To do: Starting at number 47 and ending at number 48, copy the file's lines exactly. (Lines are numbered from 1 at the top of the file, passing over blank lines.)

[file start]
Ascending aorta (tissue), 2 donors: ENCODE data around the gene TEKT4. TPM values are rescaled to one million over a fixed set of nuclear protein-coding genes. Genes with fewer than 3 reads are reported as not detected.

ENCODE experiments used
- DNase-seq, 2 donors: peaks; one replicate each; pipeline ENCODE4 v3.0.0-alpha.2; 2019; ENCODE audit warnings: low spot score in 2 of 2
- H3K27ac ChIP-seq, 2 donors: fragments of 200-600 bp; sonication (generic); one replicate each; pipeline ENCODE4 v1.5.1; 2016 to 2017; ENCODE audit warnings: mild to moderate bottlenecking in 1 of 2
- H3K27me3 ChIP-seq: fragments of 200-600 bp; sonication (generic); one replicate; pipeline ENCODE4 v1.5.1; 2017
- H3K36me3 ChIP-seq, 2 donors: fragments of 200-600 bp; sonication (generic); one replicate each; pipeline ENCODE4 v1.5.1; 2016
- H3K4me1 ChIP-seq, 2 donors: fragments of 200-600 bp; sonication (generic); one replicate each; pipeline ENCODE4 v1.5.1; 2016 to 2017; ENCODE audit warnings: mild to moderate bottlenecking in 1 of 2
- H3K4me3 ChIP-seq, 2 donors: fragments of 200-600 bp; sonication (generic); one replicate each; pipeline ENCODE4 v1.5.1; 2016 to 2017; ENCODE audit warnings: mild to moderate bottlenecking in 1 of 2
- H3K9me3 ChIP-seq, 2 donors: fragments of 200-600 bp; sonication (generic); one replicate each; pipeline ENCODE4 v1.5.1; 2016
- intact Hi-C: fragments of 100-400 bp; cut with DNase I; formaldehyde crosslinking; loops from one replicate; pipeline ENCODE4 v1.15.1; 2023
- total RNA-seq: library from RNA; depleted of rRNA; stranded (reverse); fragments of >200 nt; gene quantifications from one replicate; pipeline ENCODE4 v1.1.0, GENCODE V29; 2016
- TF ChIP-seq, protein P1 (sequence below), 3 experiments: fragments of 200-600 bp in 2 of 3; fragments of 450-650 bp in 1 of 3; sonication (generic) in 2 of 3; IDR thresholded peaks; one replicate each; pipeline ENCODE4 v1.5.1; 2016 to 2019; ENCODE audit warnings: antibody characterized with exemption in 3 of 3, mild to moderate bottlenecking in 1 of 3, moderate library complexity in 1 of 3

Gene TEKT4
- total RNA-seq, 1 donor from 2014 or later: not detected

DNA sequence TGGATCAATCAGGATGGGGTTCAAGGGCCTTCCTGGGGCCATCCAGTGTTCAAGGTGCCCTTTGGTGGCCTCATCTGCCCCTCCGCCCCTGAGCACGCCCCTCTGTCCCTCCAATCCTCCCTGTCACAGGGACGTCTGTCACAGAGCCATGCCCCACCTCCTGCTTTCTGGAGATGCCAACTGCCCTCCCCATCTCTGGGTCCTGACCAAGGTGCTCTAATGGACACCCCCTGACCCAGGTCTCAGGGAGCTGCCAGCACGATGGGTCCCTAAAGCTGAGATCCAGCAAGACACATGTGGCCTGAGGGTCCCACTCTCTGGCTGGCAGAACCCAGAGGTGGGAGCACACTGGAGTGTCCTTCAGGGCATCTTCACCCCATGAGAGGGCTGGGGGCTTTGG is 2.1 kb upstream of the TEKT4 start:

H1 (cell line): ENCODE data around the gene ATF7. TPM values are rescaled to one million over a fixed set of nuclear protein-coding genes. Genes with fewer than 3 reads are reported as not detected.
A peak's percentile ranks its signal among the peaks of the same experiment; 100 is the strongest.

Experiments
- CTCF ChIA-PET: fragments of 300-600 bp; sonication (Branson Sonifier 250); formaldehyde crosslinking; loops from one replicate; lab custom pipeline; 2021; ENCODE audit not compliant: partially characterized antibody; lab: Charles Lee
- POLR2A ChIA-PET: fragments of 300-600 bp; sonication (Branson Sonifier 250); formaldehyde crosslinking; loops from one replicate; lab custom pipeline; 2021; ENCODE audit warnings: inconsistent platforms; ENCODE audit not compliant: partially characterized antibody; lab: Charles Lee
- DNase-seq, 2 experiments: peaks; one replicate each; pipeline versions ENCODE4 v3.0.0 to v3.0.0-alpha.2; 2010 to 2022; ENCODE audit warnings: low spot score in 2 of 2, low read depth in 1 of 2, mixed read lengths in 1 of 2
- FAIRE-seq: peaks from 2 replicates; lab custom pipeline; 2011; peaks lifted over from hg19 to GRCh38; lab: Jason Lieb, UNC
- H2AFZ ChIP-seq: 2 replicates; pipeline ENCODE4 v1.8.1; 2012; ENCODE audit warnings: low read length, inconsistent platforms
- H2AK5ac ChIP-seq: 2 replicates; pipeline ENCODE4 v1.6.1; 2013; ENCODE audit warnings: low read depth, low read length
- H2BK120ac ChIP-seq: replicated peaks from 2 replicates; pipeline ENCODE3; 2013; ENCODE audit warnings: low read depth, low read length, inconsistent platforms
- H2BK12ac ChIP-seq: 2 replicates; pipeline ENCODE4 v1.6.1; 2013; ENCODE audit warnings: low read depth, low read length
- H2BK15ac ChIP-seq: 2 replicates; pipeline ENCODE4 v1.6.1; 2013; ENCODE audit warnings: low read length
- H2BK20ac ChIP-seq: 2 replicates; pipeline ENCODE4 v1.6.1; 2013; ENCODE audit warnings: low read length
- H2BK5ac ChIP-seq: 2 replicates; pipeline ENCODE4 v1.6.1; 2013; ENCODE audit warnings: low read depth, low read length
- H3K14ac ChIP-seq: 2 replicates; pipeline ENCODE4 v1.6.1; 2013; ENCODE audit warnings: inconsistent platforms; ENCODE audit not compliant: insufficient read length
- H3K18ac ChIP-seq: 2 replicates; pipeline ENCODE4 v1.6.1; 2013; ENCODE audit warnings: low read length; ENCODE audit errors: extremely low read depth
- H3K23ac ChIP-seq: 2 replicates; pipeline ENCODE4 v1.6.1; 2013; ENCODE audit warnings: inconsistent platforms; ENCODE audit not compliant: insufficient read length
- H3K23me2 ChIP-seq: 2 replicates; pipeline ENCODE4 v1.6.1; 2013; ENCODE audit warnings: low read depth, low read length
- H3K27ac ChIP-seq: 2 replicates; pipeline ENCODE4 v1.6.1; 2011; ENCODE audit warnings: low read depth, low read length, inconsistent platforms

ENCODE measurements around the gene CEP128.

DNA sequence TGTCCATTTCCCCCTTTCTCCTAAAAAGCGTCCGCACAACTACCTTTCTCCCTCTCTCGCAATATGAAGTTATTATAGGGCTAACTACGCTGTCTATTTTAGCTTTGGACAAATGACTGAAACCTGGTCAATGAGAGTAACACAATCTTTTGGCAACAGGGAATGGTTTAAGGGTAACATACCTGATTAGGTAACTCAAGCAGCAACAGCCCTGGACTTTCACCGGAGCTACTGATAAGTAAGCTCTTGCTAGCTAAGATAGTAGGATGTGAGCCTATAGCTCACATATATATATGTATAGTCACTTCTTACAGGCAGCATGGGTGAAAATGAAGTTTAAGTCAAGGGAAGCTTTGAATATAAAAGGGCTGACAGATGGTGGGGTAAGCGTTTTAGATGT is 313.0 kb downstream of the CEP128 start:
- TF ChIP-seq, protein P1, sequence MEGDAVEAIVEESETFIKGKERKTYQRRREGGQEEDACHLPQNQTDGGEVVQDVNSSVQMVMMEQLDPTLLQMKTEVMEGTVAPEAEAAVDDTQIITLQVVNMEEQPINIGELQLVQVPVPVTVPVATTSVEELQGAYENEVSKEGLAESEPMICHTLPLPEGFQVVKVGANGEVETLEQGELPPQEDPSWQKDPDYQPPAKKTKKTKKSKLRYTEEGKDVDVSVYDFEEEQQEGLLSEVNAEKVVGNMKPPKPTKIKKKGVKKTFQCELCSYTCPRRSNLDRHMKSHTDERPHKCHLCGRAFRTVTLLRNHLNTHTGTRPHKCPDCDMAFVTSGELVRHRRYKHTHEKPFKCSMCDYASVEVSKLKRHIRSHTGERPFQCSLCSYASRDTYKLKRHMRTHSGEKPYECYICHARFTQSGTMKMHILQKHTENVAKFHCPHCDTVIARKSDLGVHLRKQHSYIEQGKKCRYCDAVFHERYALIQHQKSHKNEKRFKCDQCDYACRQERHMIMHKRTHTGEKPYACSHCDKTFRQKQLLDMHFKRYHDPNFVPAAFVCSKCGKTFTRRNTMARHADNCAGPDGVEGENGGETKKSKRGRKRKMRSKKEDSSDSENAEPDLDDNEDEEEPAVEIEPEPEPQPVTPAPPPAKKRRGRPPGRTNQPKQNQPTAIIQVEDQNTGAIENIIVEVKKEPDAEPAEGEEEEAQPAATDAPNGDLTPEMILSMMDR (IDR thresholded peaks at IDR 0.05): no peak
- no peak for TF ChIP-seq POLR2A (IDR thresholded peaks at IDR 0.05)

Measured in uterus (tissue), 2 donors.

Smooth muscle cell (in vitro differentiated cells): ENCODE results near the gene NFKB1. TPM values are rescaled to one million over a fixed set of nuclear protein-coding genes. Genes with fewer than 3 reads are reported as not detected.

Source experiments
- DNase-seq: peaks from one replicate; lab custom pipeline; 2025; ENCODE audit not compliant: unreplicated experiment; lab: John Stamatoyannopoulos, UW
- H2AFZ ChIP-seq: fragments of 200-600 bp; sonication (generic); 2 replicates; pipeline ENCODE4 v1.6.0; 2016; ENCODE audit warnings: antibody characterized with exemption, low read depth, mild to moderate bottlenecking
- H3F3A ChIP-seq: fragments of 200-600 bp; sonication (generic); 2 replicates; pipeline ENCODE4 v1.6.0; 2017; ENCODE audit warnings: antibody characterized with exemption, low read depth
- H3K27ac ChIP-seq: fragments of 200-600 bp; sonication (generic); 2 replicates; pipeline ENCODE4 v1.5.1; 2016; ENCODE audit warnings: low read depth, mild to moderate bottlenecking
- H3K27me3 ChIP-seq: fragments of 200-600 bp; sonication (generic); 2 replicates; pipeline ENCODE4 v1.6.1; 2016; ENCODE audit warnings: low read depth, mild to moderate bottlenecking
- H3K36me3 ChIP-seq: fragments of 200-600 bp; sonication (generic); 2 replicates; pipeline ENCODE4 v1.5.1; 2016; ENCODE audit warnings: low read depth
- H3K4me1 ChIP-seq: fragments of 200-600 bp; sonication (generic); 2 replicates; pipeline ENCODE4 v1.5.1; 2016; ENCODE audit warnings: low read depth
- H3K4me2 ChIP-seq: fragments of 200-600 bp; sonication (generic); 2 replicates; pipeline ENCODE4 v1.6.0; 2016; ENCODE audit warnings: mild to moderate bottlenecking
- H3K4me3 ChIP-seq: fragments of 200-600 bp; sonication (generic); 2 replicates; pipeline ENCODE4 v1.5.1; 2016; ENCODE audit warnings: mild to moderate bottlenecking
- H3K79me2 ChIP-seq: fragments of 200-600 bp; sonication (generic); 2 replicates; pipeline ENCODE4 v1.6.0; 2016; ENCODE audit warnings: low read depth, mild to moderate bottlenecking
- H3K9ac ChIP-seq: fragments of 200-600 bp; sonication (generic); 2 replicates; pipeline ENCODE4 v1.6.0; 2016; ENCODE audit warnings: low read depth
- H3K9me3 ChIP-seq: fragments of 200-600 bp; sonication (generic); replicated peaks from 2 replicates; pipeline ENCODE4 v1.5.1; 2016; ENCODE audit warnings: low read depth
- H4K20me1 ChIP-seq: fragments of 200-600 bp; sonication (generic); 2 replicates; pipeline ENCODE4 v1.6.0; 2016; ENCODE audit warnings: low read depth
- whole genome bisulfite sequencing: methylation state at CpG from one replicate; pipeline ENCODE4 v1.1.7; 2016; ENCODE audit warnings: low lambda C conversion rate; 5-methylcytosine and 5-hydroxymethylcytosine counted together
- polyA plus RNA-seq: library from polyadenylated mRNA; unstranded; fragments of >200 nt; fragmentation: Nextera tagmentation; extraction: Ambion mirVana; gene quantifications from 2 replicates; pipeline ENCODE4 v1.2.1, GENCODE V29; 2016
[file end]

- H3K36me3 ChIP-seq: fragments of 200-600 bp; sonication (generic); 2 replicates; pipeline ENCODE4 v1.5.1; 2016; ENCODE audit warnings: low read depth
- H3K4me1 ChIP-seq: fragments of 200-600 bp; sonication (generic); 2 replicates; pipeline ENCODE4 v1.5.1; 2016; ENCODE audit warnings: low read depth